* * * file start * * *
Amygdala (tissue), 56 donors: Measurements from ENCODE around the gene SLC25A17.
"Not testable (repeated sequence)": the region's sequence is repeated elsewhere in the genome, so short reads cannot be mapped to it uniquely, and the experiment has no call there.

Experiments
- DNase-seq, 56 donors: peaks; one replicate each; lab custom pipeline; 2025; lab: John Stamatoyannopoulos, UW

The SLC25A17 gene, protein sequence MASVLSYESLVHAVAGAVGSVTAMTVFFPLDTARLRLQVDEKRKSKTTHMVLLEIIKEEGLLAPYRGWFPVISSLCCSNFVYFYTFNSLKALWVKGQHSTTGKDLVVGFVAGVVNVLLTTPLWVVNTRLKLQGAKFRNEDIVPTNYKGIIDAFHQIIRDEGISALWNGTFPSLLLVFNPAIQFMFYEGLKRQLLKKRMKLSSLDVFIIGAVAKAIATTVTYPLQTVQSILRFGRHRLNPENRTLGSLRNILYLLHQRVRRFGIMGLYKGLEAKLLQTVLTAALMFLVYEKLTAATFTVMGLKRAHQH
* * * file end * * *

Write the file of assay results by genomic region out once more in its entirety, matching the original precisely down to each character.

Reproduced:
Amygdala (tissue), 56 donors: Measurements from ENCODE around the gene SLC25A17.
"Not testable (repeated sequence)": the region's sequence is repeated elsewhere in the genome, so short reads cannot be mapped to it uniquely, and the experiment has no call there.

Experiments
- DNase-seq, 56 donors: peaks; one replicate each; lab custom pipeline; 2025; lab: John Stamatoyannopoulos, UW

The SLC25A17 gene, protein sequence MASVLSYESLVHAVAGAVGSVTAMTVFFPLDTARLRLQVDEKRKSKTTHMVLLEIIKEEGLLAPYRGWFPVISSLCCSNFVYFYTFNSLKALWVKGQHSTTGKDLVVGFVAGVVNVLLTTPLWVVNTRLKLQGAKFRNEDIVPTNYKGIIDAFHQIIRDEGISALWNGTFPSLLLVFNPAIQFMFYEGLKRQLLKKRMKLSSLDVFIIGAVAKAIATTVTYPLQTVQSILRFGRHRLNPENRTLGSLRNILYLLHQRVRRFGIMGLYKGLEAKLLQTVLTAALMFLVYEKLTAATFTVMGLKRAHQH